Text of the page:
IFI's funding in Rep. David Obey's hands

By Susan Falvella Garraty

Washington, D.C. --- Make note of this man's name.

Congressman David Obey (D-WI) is the chairman of the House Appropriations Committee.

Right now, that places him at the very pinnacle of power on Capitol Hill.

Because of political stagnation, it appears there may not be any kind of formal budget resolution in the House of Representatives before the start of the next fiscal year.

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Chairman Obey and the appropriations committee, as a result, will become the de facto gateway of funding for the U.S. government dissemination of billions of dollars in spending.

Guess where Congressman Obey just came back from? Belfast!

As discussions swirl over a variety of potential cuts to U.S. congressional funding in the 2011 Budget, such threats would seem to be empty.

House members and their staff are indicating that with both sides of the aisle ramping up for epic political battles that could change the balance of power in the House and the Senate, members of Congress will likely spend less time here, and more time back in their districts fighting for their political lives.

Several members said on background this week that they do not expect to vote on a budget before the November elections.

One veteran incumbent who won't be fighting to retain his seat is Rep. Obey.

He announced last month that after 41 years representing Northwest Wisconsin, he would not seek re-election.

For decades, Obey pursued healthcare reform and changes in higher education funding opportunities. With those items concluded, he said that now was the time to retire.

But before setting down his gavel, there's still work to be completed, and over the Memorial Day break, Obey landed in Belfast.

Obey and a bipartisan congressional delegation, eight House members in total, spent two days in Northern Ireland. The "co-del" was on a fact-finding mission specifically to examine the role of the International Fund for Ireland and to see how U.S. money invested in the IFI has been used.

It could be a case of the luck of the Irish, but the timing of such a trip by the chairman of the House Appropriations Committee could not be more fortuitous for those who would like to see continuation of such line items as the $15 million bestowed annually on the IFI.

The operation of the U.S. government's spending without the passing of a formal budget resolution is not that uncommon. But by having spending caps set by the House Appropriations Committee, it places an inordinate amount of power in the hands of the committee chair. Rep. Obey, then, colud well play the role of decider with regard to continued IFI funding.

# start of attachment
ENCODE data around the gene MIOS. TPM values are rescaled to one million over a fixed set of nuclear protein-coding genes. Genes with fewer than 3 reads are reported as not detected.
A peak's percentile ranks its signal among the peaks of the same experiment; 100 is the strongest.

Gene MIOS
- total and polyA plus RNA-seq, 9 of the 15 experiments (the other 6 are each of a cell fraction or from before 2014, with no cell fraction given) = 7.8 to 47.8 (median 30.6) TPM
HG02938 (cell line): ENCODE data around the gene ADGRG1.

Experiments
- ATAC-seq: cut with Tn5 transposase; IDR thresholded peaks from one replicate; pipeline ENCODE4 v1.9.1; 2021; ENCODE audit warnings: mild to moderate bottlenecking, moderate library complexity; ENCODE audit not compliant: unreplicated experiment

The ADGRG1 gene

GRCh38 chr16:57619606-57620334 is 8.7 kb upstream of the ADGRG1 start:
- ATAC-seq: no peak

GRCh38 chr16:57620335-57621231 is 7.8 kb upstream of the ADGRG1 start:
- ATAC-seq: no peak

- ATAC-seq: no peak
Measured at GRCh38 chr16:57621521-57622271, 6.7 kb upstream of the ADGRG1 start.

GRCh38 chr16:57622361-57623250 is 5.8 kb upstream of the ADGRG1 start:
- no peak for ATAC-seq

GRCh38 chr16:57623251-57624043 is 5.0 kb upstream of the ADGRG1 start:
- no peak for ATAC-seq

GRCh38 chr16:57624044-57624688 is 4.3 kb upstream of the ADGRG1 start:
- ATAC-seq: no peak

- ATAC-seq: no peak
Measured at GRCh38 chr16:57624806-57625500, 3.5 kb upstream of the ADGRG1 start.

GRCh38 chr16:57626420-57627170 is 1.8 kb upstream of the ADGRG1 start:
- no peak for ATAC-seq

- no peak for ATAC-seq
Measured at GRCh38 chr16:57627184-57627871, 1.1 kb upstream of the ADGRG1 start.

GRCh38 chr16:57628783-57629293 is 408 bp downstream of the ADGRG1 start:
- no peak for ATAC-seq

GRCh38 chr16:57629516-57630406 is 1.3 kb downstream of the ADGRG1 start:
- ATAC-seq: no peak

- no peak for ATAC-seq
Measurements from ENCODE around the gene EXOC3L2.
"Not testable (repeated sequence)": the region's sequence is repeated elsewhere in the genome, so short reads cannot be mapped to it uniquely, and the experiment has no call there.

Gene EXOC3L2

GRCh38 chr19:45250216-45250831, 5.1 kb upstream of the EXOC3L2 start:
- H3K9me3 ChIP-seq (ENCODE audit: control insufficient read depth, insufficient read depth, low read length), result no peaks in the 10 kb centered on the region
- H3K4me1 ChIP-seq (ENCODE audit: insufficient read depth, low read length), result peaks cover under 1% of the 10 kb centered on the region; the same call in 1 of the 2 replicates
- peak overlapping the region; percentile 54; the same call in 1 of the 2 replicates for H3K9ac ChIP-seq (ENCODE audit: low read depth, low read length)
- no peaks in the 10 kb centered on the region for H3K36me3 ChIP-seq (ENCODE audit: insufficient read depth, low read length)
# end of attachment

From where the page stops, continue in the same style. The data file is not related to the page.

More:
Support for the continuing of the fund, meanwhile, is coming from a powerful source this week.

A spokesman for Secretary of State Hillary Clinton told the Echo exclusively that despite threats by the House Republican leadership to eliminate money for the IFI, Clinton wants full congressional funding for it.

"She still supports it," said State Department spokesman, PJ Crowley.

And the EU is backing the IFI from Brussels. According to the Press Association, the European Parliament last week voted to continue its support of 15 million euro for the fund.

The International Fund for Ireland was formed in 1986 to promote cross border and community projects to help those dealing with Ireland's sectarian divide.

Hundreds of millions of dollars have flowed through the fund through the years. In 2006, the fund indicated it was nearing the end of its usefulness and that it was in the final "phase of activity to promote peace building and reconciliation in Ireland." But nevertheless it has been extended on a year by year basis since then.

House Republican Whip, Eric Cantor (R-VA) and others members of the GOP have indicated that congressional funding should be cut off for the IFI in the FY2011 budget.

Without a formal budget, however, the IFI's future funding, along with billions of dollars of other spending decisions will be subject more to Chairman Obey's views than debate on the floor of the House.

During the co-del visit to Belfast, Rep. Obey and his colleagues met West Belfast MP Gerry Adams and others at Sinn Féin headquarters on the Falls Road.

Adams walked with the delegation along the Falls. He took the opportunity to thank Congressman Obey for his work in support of the IFI and to praise the work of the fund. He outlined some of its positive contributions in areas of high unemployment and disadvantage and in interface and peace building work.

"The IFI has done some very good work over the years and it is very important, particularly in light of the current global economic crisis, that these funds continue to be available for projects in disadvantaged areas," said Adams.

The congressional delegation also met first and deputy first Ministers Peter Robinson and Martin McGuinness during the two day stay.

PHOTO [Rep. David Obey (carrying book) and other members of the visiting congressional delegation walk the Falls Road with Gerry Adams last week.]